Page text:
Thu, 07 Dec 2023

According to a study from Israel, which was published in the Journal of Clinical Medicine, men who are dissatisfied with their married life may be at an increased risk of stroke and death.

Marital satisfaction is strongly associated with people's disease risk. (Photo via

London, UK (Merxwire) - How does marital satisfaction affect people? Negative outcomes may increase mortality in men! The research data comes from a database that began to be collected in the 1960s. The researchers tracked and analyzed 10,000 Israeli men for 32 years. At the study's beginning, most participants were in their 40s.

Researchers led the study from the School of Public Health at the Sackler Faculty of Medicine, Tel Aviv University: Prof. Uri Goldbort from the Department of Epidemiology and Preventive Medicine, who initiated and managed the long-term study; Dr. Shahar Lev -Ari, the head of the Department of Health Promotion; and Dr. Yiftah Gapner, from the Department of Epidemiology and Preventive Medicine.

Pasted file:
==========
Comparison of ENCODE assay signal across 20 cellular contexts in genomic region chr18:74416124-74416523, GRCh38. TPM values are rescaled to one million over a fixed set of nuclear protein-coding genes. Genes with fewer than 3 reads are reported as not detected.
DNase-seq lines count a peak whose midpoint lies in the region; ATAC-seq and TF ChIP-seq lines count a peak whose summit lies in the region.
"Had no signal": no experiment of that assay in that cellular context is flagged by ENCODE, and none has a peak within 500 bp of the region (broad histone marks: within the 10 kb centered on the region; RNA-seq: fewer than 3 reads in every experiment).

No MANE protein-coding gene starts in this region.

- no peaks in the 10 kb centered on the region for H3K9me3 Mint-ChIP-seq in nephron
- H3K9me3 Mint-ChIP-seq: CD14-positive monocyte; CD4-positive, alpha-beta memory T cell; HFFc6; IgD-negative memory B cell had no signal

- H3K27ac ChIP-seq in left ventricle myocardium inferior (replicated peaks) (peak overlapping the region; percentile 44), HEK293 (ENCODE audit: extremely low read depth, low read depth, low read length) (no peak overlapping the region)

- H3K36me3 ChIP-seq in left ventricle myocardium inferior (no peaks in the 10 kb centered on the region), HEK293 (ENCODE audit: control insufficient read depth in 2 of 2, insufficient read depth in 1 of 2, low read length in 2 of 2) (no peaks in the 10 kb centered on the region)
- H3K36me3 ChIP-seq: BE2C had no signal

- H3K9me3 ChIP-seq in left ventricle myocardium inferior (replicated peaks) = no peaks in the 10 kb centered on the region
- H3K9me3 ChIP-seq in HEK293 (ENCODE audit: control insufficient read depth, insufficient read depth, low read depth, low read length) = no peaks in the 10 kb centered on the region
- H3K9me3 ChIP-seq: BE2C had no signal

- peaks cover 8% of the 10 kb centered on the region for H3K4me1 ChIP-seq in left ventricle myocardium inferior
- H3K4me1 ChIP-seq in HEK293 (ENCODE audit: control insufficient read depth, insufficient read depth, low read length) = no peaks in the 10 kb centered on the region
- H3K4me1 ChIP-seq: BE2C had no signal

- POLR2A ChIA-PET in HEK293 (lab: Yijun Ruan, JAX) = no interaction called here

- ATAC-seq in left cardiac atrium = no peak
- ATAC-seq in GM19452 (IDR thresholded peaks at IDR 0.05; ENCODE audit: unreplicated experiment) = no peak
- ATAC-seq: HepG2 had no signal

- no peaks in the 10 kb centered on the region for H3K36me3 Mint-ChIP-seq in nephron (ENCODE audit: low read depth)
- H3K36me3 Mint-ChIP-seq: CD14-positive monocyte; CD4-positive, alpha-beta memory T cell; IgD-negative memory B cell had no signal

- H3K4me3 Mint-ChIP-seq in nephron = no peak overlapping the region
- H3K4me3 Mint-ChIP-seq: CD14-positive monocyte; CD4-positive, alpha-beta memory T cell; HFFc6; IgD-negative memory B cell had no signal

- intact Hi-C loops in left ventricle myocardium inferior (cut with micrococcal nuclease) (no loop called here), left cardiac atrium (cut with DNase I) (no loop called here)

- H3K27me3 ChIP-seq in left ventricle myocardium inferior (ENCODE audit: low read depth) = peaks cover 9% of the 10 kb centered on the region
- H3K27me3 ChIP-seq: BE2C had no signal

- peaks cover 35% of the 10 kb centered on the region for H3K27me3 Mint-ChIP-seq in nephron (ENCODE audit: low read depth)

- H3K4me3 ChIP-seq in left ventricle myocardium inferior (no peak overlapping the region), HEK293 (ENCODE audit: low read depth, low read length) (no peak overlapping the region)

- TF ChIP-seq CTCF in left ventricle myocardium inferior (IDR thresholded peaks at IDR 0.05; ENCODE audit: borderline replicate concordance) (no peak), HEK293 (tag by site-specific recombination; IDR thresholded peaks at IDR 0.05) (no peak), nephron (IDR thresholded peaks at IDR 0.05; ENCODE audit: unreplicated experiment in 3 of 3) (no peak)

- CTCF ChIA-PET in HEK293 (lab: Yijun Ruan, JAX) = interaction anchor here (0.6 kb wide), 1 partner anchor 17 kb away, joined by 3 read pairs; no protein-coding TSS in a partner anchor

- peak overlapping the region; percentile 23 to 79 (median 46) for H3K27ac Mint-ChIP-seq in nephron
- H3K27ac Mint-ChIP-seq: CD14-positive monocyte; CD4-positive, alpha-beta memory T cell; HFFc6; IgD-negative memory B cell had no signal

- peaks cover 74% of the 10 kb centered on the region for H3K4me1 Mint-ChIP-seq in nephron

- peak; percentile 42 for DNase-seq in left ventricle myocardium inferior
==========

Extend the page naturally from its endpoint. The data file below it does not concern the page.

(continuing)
Early in the study, the participants were asked to rank their level of satisfaction with their marriage from one (very successful) to four (unsuccessful).

Studies have shown that men who describe unsuccessful marriages have a significantly higher risk of stroke and death. Compared with those who believed their marriage was successful, those who believed their marriage was unsuccessful had a 19% increase in death rate and a 69% increase in the risk of dying from a stroke.

Researchers also found that men who believe their marriages are unsuccessful are more than 20% more likely to die from cardiovascular disease, including diabetes, high blood pressure, and being overweight.

"It's important to note that we observed a higher risk among relatively young men, under the age of 50," Dr. Shahar Lev-Ari, was quoted as saying in the study. "At a higher age, the gap is smaller, perhaps due to processes of adjustment that life partners go through over time." "The results of our study suggest that marital dissatisfaction may predict an elevated risk of all-cause mortality."

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